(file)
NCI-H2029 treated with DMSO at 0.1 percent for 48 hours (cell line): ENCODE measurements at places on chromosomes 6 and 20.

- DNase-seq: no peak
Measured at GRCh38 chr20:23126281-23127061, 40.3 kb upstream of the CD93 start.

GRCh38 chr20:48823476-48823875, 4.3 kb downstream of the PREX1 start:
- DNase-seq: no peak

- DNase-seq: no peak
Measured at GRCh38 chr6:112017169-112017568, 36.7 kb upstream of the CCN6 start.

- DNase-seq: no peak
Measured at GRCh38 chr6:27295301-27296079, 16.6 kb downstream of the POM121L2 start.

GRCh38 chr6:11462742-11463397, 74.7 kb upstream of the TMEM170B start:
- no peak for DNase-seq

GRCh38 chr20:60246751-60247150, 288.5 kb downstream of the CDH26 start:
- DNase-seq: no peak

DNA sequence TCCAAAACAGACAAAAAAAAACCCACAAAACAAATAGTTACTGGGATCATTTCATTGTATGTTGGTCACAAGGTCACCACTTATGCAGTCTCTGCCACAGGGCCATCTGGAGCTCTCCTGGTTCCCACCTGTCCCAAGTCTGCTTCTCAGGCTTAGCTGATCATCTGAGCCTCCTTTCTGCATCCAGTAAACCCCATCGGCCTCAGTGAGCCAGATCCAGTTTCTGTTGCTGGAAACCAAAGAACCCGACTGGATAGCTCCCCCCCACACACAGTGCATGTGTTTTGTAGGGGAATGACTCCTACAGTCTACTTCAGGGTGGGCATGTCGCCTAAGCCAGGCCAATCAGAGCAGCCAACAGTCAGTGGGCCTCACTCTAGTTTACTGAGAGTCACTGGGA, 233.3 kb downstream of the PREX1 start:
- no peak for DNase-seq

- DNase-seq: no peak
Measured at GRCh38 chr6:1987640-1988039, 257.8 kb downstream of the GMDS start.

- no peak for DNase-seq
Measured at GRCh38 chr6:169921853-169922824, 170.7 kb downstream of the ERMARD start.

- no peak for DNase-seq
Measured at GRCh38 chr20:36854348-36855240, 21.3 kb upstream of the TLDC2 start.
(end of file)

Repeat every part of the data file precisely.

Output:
NCI-H2029 treated with DMSO at 0.1 percent for 48 hours (cell line): ENCODE measurements at places on chromosomes 6 and 20.

- DNase-seq: no peak
Measured at GRCh38 chr20:23126281-23127061, 40.3 kb upstream of the CD93 start.

GRCh38 chr20:48823476-48823875, 4.3 kb downstream of the PREX1 start:
- DNase-seq: no peak

- DNase-seq: no peak
Measured at GRCh38 chr6:112017169-112017568, 36.7 kb upstream of the CCN6 start.

- DNase-seq: no peak
Measured at GRCh38 chr6:27295301-27296079, 16.6 kb downstream of the POM121L2 start.

GRCh38 chr6:11462742-11463397, 74.7 kb upstream of the TMEM170B start:
- no peak for DNase-seq

GRCh38 chr20:60246751-60247150, 288.5 kb downstream of the CDH26 start:
- DNase-seq: no peak

DNA sequence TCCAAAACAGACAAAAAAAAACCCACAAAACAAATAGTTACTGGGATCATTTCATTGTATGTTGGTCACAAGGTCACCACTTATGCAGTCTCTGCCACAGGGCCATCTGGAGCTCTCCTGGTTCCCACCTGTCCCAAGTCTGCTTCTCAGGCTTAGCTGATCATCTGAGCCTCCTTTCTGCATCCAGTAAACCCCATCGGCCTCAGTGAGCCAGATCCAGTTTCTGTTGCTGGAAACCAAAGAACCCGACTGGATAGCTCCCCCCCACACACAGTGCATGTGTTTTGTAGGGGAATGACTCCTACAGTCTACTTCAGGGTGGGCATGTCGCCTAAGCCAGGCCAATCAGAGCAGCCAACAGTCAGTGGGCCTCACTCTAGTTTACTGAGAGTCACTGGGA, 233.3 kb downstream of the PREX1 start:
- no peak for DNase-seq

- DNase-seq: no peak
Measured at GRCh38 chr6:1987640-1988039, 257.8 kb downstream of the GMDS start.

- no peak for DNase-seq
Measured at GRCh38 chr6:169921853-169922824, 170.7 kb downstream of the ERMARD start.

- no peak for DNase-seq
Measured at GRCh38 chr20:36854348-36855240, 21.3 kb upstream of the TLDC2 start.